Each year the Endocrine Society recognizes endocrinologists who are in the early stages of their research careers by giving out the Early Investigator Awards. Endocrine News spoke to the five researchers from around the world to find out more about their award-winning research, the award’s potential impact, as well as how the COVID-19 pandemic has affected their research and their lives.
Much has been written about the impact of the global pandemic on science over the past year. There are, however, many stories of progress and breakthroughs in research that highlight the perseverance of scientists who soldiered on during 2020 to continue to impact the health and lives of global citizens. Five such endocrine researchers in the blossoming stages of their careers have been recognized with the Endocrine Society’s 2021 Early Investigator Award.
The winners are: Himanshu Arora, PhD, of the University of Miami in Coral Gables, Fla.; Ana Aulinas, MD, PhD, of the Hospital de Sant Pau in Barcelona, Spain; Athansisos Bikas, MD, PhD, of Brigham and Women’s Hospital in Boston; Juan Brito, MD, of the Mayo Clinic in Rochester, Minn.; and Manuel D. Gahete, PhD, of the University of Córdoba in Andalusia, Spain.
In part 4 of our 2021 Researchers Roundtable feature, here is our conversation with Juan Brito, MD, of the Mayo Clinic in Rochester, Minn.
Endocrine News: To get an idea of who comprises our “early investigators,” can you share at what stage you are in your fellowship or year as faculty?
Juan Brito: I finished my endocrine fellowship in 2014 and my thyroid cancer fellowship in 2016, after that I joined the Division of Endocrinology at Mayo Clinic.
EN: What inspired you to apply for the award?
Brito: Endocrine research has been highly focused on understanding the pathophysiology of hormones. My interest has been more focused on the impact of endocrine conditions in patients’ lives and how endocrine care is delivered. My nomination was an opportunity to recognize the importance of patient-centered healthcare delivery research in endocrinology.
EN: Please explain your research in a few sentences.
Brito: Thyroid cancer incidence has increased in the U.S. and worldwide, mostly due to the diagnosis of small and indolent thyroid cancer. This overdiagnosis of thyroid cancer has led to the overtreatment of patients. My research has explored the magnitude of thyroid cancer overdiagnosis, its main drivers (i.e., inappropriate use of thyroid ultrasound and thyroid nodule biopsy), how overdiagnosis changes based on country and geography, and different interventions to overcome thyroid cancer overtreatment (role of active surveillance, shared decision making, relabeling cancer).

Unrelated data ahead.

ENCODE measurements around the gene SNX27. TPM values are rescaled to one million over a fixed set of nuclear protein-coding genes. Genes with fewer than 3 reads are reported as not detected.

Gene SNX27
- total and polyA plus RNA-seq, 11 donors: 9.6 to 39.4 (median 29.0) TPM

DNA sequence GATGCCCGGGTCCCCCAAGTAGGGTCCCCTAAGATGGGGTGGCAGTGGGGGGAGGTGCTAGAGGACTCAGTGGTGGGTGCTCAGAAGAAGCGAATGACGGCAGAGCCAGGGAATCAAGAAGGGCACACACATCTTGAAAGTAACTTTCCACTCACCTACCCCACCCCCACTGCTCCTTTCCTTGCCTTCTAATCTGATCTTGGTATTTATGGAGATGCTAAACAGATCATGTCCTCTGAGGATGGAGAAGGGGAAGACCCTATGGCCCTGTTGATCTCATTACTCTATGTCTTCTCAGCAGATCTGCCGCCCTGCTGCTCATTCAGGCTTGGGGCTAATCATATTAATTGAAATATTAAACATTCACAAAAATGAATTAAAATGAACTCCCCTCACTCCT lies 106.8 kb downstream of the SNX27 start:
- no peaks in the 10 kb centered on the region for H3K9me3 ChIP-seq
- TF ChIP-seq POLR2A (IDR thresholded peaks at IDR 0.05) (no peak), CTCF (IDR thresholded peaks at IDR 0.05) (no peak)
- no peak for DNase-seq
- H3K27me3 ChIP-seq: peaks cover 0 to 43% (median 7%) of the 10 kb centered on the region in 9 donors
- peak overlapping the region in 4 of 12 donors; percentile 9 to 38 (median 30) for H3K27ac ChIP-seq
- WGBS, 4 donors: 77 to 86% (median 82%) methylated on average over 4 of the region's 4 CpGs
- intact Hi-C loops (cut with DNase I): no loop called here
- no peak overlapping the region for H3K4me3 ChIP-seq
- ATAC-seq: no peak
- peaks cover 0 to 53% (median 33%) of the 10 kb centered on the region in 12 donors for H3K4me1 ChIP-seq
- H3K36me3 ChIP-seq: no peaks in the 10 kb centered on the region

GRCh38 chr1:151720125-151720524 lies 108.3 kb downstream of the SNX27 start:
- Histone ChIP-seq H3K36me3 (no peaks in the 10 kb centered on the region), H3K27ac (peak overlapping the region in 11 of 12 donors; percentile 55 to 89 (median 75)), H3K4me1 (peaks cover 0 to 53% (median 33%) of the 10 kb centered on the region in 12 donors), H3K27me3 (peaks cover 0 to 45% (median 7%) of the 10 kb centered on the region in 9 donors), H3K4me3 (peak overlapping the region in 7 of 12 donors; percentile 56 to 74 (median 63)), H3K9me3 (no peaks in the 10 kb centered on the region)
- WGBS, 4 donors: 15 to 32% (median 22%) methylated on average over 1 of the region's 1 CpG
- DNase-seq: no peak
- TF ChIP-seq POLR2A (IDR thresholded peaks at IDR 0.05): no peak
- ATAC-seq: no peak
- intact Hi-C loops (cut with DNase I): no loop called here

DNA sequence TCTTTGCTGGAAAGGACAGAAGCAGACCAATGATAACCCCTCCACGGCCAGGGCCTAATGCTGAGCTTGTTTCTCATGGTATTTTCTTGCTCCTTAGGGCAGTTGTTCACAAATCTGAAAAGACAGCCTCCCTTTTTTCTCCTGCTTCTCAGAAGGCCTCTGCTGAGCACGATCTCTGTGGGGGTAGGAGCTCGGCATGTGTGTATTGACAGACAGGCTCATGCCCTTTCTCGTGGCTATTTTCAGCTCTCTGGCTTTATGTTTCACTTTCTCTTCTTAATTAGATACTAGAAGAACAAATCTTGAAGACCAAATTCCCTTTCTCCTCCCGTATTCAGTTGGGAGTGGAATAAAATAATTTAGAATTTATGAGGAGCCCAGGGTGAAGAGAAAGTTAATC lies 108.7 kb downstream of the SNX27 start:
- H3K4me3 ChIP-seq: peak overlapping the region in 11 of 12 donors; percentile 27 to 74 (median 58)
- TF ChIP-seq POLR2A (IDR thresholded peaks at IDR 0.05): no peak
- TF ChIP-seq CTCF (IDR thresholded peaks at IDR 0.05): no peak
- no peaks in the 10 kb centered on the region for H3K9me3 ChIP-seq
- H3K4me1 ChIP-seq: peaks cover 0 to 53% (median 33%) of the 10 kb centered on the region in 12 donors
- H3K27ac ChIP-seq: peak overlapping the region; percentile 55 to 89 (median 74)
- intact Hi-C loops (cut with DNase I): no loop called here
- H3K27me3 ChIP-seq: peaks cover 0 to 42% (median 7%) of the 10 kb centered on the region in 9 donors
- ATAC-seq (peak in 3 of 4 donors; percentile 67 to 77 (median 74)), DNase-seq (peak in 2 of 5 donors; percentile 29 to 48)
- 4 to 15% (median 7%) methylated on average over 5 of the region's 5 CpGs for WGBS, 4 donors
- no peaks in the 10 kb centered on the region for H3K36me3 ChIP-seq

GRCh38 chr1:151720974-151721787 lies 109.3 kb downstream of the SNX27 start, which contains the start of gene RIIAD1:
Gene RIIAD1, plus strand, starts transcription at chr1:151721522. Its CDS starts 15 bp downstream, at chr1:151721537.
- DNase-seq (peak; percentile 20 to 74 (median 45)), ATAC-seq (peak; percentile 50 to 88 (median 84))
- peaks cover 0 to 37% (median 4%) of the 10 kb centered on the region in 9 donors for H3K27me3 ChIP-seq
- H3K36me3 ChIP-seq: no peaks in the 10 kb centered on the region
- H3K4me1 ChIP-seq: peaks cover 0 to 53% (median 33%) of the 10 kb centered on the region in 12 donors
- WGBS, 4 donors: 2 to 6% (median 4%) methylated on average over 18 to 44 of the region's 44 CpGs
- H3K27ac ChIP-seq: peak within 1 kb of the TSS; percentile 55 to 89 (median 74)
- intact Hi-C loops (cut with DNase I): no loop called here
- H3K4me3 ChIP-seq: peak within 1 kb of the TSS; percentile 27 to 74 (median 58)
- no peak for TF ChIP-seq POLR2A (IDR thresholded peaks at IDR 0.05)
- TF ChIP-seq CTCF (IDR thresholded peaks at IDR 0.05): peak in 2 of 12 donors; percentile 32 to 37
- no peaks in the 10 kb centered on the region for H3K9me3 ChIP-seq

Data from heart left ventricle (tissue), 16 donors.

EN: What have been the biggest challenges of doing your work during the pandemic?
Brito: The biggest challenge was not able to maintain the same level of interaction with our research team and finding the value and purpose of our research in the middle of deadly pandemic.
“Endocrine research has been highly focused on understanding the pathophysiology of hormones. My interest has been more focused on the impact of endocrine conditions in patients’ lives and how endocrine care is delivered. My nomination was an opportunity to recognize the importance of patient-centered healthcare delivery research in endocrinology.” – Juan Brito, MD, Mayo Clinic, Rochester, Minn.
EN: How do you hope winning the Early Investigator Award will help support your goals as an endocrine scientist?
Brito: The award gives a platform to highlight the importance of healthcare delivery research in endocrinology, which in turn could help others to understand its value and improve funding. It could also have a positive impact on future career development opportunities.
Fauntleroy Shaw is freelance writer based in Carmel, Ind. She authors the monthly Laboratory Notes for Endocrine News.